December 24, 2020: Venus continues to appear lower in the southeastern sky before sunrise. It appears to the upper left of Antares, now making its first morning appearance. Find a clear horizon toward the southeast to see the planet and the star.
by Jeffrey L. Hunt
Chicago, Illinois: Sunrise, 7:16 a.m. CST; Sunset, 4:25 p.m. CST. Check local sources for sunrise and sunset times for your location.
Find Venus low in the southeast about 45 minutes before sunrise. It is to the upper left of Antares, the Rival of Mars, that is making its first appearance in the morning sky before sunrise (heliacal rising).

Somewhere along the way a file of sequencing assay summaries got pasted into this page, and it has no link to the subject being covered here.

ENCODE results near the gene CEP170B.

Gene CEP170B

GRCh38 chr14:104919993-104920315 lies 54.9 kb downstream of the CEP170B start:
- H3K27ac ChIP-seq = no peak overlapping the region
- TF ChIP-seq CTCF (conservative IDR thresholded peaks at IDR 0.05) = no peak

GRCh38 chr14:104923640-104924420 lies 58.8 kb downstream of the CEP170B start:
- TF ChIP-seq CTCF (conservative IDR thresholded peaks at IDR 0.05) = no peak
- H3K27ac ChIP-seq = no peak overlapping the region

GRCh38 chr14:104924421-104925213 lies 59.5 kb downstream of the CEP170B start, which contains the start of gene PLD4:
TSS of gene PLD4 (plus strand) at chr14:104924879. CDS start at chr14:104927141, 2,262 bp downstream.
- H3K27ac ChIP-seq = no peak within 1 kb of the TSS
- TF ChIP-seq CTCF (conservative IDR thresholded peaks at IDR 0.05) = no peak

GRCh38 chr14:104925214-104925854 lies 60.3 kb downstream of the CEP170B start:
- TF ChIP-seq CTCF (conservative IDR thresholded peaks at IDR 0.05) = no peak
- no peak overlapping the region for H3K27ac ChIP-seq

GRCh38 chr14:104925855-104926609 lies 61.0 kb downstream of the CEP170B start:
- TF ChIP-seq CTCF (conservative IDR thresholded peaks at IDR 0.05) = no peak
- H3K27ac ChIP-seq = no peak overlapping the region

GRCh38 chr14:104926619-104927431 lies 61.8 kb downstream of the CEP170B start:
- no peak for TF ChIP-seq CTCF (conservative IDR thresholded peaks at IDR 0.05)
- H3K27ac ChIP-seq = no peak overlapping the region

The brilliant Morning Star is the lone bright planet in the morning sky. It rises 2-3 minutes later each morning so it appears lower in the sky during morning twilight.
Find an unobstructed horizon toward the southeast to locate the planet and the star. The star may be twinkling wildly, the effects of the atmosphere when a bright star is low in the sky.
Detailed Note: December 24: Venus is about 8° in altitude in the southeast at 45 minutes before sunrise. The brilliant planet is 5.6° to the upper left of Antares and 1.2° to the lower left of ω Oph. The moon is farthest from Earth (apogee) at 10:31 a.m. CST, 251,640 miles away.
Read more about the planets during December.
During February 2021, Mars parades eastward in the dim starfield of Aries and moves into Taurus, nearing a March conjunction with the Pleiades star cluster.
On February 11, 2021: Venus passes Jupiter during the daytime in a spectacular proximate conjunction.
January 29, 2021: The moon blocks the star Eta Leonis from parts of the Western Hemisphere during the early evening.